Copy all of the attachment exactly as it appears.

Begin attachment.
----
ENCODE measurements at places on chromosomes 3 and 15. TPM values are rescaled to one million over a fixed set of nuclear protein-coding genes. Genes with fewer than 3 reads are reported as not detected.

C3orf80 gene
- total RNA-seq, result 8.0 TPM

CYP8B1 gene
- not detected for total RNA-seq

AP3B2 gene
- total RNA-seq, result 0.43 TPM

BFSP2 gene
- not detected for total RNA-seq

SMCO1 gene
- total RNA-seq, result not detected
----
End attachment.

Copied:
ENCODE measurements at places on chromosomes 3 and 15. TPM values are rescaled to one million over a fixed set of nuclear protein-coding genes. Genes with fewer than 3 reads are reported as not detected.

C3orf80 gene
- total RNA-seq, result 8.0 TPM

CYP8B1 gene
- not detected for total RNA-seq

AP3B2 gene
- total RNA-seq, result 0.43 TPM

BFSP2 gene
- not detected for total RNA-seq

SMCO1 gene
- total RNA-seq, result not detected